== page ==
Saturday, August 30, 2008

Barack Obama’s Vision: less meritocracy, more safety nets; how much Marxism does the country want?

Slight revisions made on Saturday at 6:30 pm
In his acceptance speech on Thursday night, Obama outlined his goals, placing himself squarely within the boundaries of a generic Democrat, especially those enthusiastic about more government safety nets and goodies for "the middle class." That would help him connect with his most troublesome demographic (as identified by Charlie Cook of the Cook Report): whites over fifty years old. Obama knows generic Democrats are outperforming him, so he has apparently decided to join them.

Obama built last night on the blocks that had been set out by the Democratic Party speakers earlier in the week: the soaring rhetoric of Ted Kennedy’s fight for universal health care, the sympathetic bio laid out by Michelle Obama of her husband: a hard working, smart, empathetic family man; a Hillary Clinton who told us if you liked her programs, you’ll like those of Barack Obama; a Bill Clinton, who stamped his endorsement not just on the Obama programs, but on Obama himself and finally a Joe Biden who sought to tie McCain to Bush, arguing McCain would be more of the “same,” having voted for tax breaks for companies that took jobs overseas and having supported a misguided and failed Bush foreign policy.

When you learn of the Obama bio, you are struck by how well Obama did, notwithstanding his shaky family structure. His black Kenyan-born father (whence Barack got his name) abandoned his Kansas-born mother (whence Barack got his accent) and him at the age of two to pursue his Ph. D. in econometrics at Harvard-- and his mother, living then in Hawaii, became a professional academic who, at least some of the time, relied on her parents to raise Barack. Obama was also raised some of the time in Indonesia after his mother re-married.

As Barack himself tells it, he was raised by a hardworking, loving mom and with the help of his hardworking, loving maternal grandparents. Obama had the benefit of a high quality, private high school education, followed by excellent private colleges (Occidental and Columbia) and law school (Harvard), apparently financed in large part by private scholarships and government subsidized loans. Given that background, one might think that Obama would currently be more of a fan of private school choice, i.e., school vouchers, than he is. Indeed, he once said he was open to anything, including school vouchers, to cure the “admittedly intolerable conditions,” in the inner city public schools (“Public Affairs,” June 27, 2002), but that was before he began his run for the U. S. Senate and started his more intense courtship of teachers’ unions.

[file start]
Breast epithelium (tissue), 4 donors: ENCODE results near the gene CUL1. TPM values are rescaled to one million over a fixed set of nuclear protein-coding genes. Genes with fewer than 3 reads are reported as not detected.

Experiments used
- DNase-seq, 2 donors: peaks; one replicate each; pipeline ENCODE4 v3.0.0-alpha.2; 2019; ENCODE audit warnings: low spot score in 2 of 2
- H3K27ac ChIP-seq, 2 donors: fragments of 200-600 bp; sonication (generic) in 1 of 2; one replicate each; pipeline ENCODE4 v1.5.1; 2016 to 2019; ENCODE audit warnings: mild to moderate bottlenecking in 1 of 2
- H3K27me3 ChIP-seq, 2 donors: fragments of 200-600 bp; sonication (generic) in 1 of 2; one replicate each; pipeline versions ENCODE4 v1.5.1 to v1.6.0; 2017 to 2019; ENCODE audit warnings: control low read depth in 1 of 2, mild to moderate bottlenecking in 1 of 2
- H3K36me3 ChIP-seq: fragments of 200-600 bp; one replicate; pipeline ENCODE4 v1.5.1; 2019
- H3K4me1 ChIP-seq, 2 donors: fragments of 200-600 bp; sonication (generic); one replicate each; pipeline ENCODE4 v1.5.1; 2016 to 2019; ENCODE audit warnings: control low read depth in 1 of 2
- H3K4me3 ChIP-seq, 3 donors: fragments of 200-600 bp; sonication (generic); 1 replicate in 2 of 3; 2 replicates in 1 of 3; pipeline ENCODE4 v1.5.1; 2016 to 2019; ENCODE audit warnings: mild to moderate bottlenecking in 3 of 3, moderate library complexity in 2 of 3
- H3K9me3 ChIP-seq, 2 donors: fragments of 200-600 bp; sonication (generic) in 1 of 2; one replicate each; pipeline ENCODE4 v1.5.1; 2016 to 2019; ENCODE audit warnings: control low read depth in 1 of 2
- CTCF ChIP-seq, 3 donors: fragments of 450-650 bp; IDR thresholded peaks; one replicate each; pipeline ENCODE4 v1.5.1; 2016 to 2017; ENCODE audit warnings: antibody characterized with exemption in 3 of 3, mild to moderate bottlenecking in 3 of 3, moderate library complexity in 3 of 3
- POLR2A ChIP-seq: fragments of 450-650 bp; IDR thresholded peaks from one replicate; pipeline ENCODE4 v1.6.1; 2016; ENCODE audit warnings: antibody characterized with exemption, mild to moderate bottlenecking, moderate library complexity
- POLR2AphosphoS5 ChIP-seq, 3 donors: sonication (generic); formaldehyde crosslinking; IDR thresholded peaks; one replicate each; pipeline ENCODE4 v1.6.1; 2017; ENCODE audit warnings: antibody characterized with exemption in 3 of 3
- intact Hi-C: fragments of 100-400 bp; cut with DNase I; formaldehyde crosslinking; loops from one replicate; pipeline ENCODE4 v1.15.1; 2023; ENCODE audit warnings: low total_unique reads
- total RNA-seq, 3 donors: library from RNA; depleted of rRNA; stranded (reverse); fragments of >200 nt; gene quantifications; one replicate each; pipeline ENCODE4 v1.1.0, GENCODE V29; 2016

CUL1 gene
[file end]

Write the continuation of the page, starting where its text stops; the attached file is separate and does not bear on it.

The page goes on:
Obama, of course, is an example of how someone of humble means, with drive, talent and family support, as well as with access to a quality education, can become an enormous success in America. In short, if the Obama story is repeated often in America, even though not always as dramatically as with Barack, America can be called a substantial, if not total, meritocracy. Indeed, Barack, in last night’s speech, noted that the promise, in America, that your kids can achieve whatever they set their mind to, is what sets America apart.